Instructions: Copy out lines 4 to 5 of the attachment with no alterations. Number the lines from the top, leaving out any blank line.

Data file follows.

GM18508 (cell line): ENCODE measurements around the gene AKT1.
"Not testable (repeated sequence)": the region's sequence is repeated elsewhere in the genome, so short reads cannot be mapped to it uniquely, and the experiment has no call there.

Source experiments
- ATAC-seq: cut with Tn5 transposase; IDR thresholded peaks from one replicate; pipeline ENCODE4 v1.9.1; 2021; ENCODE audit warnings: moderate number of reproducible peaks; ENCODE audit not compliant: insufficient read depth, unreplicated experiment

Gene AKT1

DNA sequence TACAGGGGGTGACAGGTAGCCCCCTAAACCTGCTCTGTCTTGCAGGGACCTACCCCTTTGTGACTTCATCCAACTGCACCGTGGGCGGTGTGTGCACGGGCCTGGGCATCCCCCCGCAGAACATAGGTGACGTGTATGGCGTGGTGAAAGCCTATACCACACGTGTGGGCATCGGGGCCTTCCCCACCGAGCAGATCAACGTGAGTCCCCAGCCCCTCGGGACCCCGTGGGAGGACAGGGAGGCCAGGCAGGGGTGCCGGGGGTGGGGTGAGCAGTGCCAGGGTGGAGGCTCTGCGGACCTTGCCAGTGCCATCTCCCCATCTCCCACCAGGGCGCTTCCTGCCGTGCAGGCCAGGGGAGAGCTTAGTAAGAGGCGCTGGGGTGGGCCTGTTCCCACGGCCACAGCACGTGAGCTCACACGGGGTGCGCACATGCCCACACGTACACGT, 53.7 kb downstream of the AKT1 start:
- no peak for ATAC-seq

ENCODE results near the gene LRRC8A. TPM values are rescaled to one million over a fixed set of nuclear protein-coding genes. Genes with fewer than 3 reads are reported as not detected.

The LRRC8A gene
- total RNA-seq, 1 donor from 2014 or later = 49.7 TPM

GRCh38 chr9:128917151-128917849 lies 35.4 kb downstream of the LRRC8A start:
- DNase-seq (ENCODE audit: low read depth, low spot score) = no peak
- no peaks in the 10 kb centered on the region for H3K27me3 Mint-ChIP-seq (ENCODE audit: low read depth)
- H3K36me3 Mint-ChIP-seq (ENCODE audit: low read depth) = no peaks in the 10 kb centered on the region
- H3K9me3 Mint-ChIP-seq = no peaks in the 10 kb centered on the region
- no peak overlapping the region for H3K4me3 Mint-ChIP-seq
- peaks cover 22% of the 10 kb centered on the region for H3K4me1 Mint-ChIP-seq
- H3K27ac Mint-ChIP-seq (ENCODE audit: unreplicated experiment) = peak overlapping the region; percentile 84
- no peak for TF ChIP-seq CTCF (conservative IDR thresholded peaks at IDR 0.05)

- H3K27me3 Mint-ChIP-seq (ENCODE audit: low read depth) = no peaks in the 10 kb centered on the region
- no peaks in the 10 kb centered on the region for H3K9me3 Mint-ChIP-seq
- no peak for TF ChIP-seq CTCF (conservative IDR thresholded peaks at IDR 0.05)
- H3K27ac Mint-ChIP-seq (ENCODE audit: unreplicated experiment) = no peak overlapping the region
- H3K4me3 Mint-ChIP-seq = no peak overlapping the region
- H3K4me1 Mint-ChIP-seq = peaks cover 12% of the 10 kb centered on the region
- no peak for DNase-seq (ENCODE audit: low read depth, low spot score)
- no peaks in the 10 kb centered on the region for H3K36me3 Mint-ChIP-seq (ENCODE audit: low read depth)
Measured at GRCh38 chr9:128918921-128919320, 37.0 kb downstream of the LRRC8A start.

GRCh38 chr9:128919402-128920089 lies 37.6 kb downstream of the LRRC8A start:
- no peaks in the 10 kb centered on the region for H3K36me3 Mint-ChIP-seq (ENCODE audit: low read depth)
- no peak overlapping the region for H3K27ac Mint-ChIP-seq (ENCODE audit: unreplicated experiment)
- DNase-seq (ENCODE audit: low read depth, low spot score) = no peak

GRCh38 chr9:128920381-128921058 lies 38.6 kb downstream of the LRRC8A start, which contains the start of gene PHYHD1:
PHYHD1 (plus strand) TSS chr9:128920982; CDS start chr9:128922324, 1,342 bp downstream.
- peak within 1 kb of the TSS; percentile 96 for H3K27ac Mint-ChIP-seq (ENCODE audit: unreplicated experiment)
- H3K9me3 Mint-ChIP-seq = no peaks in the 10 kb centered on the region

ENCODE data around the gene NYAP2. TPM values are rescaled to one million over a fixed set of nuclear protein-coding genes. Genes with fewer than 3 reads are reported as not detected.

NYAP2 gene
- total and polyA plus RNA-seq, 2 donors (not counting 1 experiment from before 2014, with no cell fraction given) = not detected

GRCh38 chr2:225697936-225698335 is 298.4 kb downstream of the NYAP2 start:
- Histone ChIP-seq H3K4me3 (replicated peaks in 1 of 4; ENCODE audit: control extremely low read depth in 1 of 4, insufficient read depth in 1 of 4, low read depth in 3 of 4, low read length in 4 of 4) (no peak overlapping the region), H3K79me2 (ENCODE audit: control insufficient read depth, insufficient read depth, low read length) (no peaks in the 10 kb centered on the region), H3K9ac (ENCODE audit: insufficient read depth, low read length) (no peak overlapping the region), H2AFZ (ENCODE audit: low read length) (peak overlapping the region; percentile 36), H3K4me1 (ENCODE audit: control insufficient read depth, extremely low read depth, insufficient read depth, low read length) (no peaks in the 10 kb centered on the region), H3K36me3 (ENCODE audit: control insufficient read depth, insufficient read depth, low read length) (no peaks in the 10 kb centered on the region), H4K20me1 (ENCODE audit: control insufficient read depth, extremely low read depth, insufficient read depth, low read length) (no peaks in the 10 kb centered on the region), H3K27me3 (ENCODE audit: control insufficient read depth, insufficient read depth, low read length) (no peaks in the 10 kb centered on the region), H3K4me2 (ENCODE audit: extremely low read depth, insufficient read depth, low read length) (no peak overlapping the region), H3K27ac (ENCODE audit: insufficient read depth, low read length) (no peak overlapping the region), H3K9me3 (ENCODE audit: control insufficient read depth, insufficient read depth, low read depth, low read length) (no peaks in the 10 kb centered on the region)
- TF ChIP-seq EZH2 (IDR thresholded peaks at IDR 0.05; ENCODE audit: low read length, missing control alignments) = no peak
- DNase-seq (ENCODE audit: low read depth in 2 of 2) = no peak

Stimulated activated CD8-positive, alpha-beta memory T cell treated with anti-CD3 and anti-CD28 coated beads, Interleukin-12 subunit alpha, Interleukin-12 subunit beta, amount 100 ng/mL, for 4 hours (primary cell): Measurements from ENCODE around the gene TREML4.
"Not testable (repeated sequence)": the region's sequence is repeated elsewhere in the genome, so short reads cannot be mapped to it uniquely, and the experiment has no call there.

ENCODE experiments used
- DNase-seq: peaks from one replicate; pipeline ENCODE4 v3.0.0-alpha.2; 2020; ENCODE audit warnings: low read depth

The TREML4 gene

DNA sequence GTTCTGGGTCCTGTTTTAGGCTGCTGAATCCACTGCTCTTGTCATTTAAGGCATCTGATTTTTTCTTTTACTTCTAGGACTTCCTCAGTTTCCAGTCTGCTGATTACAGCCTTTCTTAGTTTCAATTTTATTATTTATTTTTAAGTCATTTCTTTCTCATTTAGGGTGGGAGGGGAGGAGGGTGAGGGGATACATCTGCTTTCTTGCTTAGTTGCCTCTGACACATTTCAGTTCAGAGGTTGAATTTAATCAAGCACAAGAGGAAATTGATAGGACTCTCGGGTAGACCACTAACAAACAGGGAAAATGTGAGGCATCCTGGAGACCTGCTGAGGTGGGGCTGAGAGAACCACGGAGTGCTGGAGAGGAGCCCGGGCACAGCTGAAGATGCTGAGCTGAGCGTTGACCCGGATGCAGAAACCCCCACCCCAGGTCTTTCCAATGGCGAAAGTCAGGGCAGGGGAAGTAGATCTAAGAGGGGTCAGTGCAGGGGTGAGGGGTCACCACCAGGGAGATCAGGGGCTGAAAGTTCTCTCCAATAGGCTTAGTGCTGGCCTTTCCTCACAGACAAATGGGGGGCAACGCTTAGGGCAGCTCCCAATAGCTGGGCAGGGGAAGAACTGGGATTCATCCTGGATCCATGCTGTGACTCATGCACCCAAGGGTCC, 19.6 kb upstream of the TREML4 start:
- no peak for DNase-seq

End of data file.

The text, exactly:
- ATAC-seq: cut with Tn5 transposase; IDR thresholded peaks from one replicate; pipeline ENCODE4 v1.9.1; 2021; ENCODE audit warnings: moderate number of reproducible peaks; ENCODE audit not compliant: insufficient read depth, unreplicated experiment

Gene AKT1